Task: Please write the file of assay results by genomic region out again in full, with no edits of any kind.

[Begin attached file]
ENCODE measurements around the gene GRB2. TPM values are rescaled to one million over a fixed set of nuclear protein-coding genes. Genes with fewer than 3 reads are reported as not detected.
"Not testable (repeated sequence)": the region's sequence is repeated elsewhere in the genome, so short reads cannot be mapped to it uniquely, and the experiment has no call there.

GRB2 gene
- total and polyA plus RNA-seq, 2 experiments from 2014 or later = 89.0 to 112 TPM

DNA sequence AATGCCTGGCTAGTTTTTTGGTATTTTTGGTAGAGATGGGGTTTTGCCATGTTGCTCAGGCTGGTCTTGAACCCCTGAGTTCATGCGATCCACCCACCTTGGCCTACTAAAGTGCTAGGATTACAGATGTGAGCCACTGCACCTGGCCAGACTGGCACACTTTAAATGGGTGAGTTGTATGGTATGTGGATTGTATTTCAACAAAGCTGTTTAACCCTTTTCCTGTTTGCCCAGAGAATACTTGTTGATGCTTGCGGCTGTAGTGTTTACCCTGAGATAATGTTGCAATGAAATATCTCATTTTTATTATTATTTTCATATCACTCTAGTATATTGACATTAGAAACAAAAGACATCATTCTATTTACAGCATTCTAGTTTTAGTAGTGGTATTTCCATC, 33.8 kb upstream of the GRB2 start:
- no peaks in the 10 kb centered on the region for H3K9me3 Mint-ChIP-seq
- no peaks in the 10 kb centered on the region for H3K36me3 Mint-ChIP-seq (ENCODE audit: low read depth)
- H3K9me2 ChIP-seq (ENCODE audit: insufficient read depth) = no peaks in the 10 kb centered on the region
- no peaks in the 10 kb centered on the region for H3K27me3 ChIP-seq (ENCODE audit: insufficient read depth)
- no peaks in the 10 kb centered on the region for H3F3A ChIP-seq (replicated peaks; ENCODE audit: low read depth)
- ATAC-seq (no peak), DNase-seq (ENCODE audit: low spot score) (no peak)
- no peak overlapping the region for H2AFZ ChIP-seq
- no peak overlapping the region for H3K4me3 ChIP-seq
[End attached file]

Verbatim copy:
ENCODE measurements around the gene GRB2. TPM values are rescaled to one million over a fixed set of nuclear protein-coding genes. Genes with fewer than 3 reads are reported as not detected.
"Not testable (repeated sequence)": the region's sequence is repeated elsewhere in the genome, so short reads cannot be mapped to it uniquely, and the experiment has no call there.

GRB2 gene
- total and polyA plus RNA-seq, 2 experiments from 2014 or later = 89.0 to 112 TPM

DNA sequence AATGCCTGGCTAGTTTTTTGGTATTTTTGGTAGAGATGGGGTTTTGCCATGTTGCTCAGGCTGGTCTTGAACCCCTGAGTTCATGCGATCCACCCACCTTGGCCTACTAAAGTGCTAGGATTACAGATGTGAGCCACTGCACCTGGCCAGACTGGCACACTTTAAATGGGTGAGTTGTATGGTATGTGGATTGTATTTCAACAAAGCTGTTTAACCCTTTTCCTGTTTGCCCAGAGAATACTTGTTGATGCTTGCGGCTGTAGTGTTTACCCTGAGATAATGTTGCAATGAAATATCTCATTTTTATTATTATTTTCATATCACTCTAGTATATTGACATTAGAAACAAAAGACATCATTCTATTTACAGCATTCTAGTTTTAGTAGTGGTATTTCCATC, 33.8 kb upstream of the GRB2 start:
- no peaks in the 10 kb centered on the region for H3K9me3 Mint-ChIP-seq
- no peaks in the 10 kb centered on the region for H3K36me3 Mint-ChIP-seq (ENCODE audit: low read depth)
- H3K9me2 ChIP-seq (ENCODE audit: insufficient read depth) = no peaks in the 10 kb centered on the region
- no peaks in the 10 kb centered on the region for H3K27me3 ChIP-seq (ENCODE audit: insufficient read depth)
- no peaks in the 10 kb centered on the region for H3F3A ChIP-seq (replicated peaks; ENCODE audit: low read depth)
- ATAC-seq (no peak), DNase-seq (ENCODE audit: low spot score) (no peak)
- no peak overlapping the region for H2AFZ ChIP-seq
- no peak overlapping the region for H3K4me3 ChIP-seq